What is Radon and should I be concerned?
Radon is an inert, colourless, odourless and radioactive gas originating from naturally occurring radioactive elements in bedrock – in particular uranium rich shale and granite. Radon is also found in natural and anthropogenic soils, and sometimes in building materials. As highlighted by the HSE the radioactive gas Radon is a hazard in many homes and workplaces. Breathing in Radon is the second most common cause of lung cancer in the UK resulting in up to 2000 fatal cancers per year.
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Radon Testing - All You Need To Know
Radon Gas And Your Health
It is widely recognised that high exposure to Radon over a prolonged period of time increases the risk of lung cancer to occupiers. Radon affects our health by producing a radioactive dust in the air we breathe. The dust is trapped in our airways and emits radiation that damages the inside of our lungs. This damage, like the damage caused by smoking, increases our risk of lung cancer.
Legislation: The Employers Responsibility In The Workplace
Ultimately under the Health and Safety at Work Act 1974, the employer bears principle responsibility for ensuring the health and safety of employees and others whom have access to the working environment. The danger level of exposure to Radon at work is specified in the Radiations Regulations 1999 (IRR99), which implement the majority of the Basic Safety Standards Directive 96/29/Euratom. For most practical purposes IRR99 apply where the average Radon levels, measured in winter months, exceeds 400 Bq/cubic metre for commercial buildings.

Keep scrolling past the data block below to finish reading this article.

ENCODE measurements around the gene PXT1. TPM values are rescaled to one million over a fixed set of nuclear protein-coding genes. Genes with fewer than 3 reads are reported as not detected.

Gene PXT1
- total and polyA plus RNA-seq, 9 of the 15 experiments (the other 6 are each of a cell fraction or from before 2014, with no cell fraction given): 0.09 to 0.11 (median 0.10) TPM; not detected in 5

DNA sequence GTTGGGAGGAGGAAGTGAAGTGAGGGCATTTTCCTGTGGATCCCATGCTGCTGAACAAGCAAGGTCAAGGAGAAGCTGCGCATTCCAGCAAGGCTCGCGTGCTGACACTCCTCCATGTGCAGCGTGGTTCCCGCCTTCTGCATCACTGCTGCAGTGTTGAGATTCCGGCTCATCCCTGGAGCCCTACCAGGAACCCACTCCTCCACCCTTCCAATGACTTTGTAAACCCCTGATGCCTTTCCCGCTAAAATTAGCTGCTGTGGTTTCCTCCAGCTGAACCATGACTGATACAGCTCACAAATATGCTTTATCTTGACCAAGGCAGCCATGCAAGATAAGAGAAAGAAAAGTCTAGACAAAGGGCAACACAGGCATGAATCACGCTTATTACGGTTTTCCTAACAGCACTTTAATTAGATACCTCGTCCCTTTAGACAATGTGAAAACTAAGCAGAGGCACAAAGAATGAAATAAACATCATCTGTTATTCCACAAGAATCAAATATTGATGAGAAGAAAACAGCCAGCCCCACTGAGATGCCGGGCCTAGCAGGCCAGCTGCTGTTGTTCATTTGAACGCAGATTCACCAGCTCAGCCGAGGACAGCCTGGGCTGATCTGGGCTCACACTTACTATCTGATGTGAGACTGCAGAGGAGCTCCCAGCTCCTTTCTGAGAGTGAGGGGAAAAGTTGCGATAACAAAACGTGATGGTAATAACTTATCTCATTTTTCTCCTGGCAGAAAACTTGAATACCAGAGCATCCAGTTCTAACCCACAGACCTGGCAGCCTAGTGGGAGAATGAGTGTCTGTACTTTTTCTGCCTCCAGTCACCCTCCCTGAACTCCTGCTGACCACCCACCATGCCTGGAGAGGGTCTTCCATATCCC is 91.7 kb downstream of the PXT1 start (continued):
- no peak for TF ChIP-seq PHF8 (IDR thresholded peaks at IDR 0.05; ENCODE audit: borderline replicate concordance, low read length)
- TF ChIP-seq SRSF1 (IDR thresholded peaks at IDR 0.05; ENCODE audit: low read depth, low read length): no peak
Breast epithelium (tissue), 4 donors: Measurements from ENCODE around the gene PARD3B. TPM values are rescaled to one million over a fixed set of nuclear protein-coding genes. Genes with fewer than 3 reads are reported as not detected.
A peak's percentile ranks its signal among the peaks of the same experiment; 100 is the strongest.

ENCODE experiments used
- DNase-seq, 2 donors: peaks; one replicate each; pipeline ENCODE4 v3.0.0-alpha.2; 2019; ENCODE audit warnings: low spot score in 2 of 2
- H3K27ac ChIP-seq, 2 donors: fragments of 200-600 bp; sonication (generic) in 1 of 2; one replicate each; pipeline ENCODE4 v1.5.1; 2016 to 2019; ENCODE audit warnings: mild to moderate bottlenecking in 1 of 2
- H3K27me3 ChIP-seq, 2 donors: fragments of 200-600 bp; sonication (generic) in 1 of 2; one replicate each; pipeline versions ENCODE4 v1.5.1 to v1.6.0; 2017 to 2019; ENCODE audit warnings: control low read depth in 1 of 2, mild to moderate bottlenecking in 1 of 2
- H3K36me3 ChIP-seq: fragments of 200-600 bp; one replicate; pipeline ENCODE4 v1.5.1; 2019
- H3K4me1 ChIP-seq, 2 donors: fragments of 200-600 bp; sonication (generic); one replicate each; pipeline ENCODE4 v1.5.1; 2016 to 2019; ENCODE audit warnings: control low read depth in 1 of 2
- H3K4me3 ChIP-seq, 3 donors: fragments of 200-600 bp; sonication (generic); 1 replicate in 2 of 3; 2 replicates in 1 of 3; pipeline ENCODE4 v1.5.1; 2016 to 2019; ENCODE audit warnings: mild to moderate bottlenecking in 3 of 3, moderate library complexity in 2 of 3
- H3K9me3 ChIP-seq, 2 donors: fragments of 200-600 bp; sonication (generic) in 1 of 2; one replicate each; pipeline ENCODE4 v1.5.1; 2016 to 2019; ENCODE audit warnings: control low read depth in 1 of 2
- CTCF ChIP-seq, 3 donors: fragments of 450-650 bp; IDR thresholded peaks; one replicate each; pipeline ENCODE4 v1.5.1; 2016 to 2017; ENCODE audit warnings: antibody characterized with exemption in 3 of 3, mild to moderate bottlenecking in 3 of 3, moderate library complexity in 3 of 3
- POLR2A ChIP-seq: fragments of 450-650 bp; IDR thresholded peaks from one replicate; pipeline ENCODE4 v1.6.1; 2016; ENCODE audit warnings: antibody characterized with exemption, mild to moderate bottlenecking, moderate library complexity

First and foremost a risk assessment for Radon should be carried out specifically targeting those premises which occupy ground floors and basements. Green Zone Surveys can undertake such risk assessments and by using the data obtained we are able to promptly identify and tackle those areas which require immediate attention for potentially harmful levels of Radon Gas.
Measurement equipment should be installed to obtain air samples for scientific analysis. Radon gas is measured in bacquerels per cubic metre (Bq/m3) and for Commercial Properties the recommended level where action should be taken is 400 Bq/m3. It is important that the placement locations of the sensors should reflect occupancy patterns and be in secure places where they cannot be tampered with. Green Zone Surveys are happy to install, collect and analyse all the data for complete peace of mind. The recommended number for small premises would be at least 2 detectors and larger buildings should install at least 1 per 100m2. Where significant changes are made to the fabric of a building or to the work processes carried out within it then the need to re-measure the Radon levels should be considered. It is recommended for readings significantly less than 400 Bq/m3 re-measure should be considered once every 10 years, over 400 then every 5 years. Often the first obvious solution would be to seal cracks, gaps and holes in floors and walls to prevent Radon entering the building, however, in practice it has been found in most cases reductions were disappointing.
One effective way may be to increase ventilation rates by installing a manufactured ventilation system which compromises of a small fan to blow fresh air into the building. Whatever the findings Green Zone Surveys will endeavour to find the right solution to any problem.